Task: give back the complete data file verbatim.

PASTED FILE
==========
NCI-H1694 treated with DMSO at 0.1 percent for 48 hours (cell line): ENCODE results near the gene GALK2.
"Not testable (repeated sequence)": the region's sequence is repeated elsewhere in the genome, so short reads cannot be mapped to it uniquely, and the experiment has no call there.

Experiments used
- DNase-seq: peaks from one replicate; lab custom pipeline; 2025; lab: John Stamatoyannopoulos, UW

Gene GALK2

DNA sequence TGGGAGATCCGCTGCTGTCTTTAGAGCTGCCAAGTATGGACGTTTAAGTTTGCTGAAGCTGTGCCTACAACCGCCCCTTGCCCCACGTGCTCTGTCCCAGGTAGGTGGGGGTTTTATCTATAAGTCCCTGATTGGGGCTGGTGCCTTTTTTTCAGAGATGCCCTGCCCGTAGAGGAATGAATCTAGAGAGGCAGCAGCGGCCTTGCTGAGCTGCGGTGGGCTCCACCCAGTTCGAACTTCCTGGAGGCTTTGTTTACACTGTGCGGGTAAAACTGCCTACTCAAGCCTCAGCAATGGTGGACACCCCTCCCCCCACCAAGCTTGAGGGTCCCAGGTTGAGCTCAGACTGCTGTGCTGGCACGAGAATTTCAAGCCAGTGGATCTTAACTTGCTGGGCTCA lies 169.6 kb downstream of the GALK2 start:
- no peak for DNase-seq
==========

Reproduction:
NCI-H1694 treated with DMSO at 0.1 percent for 48 hours (cell line): ENCODE results near the gene GALK2.
"Not testable (repeated sequence)": the region's sequence is repeated elsewhere in the genome, so short reads cannot be mapped to it uniquely, and the experiment has no call there.

Experiments used
- DNase-seq: peaks from one replicate; lab custom pipeline; 2025; lab: John Stamatoyannopoulos, UW

Gene GALK2

DNA sequence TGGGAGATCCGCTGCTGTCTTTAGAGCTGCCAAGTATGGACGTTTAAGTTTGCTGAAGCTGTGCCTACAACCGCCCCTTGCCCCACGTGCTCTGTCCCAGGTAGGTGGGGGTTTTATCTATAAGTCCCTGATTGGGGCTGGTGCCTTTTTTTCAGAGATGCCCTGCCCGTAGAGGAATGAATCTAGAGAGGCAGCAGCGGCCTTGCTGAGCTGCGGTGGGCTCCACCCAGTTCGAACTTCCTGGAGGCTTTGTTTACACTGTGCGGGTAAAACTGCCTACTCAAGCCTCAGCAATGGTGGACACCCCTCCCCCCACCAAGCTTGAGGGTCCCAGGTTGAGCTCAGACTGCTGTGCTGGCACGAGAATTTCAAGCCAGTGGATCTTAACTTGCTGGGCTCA lies 169.6 kb downstream of the GALK2 start:
- no peak for DNase-seq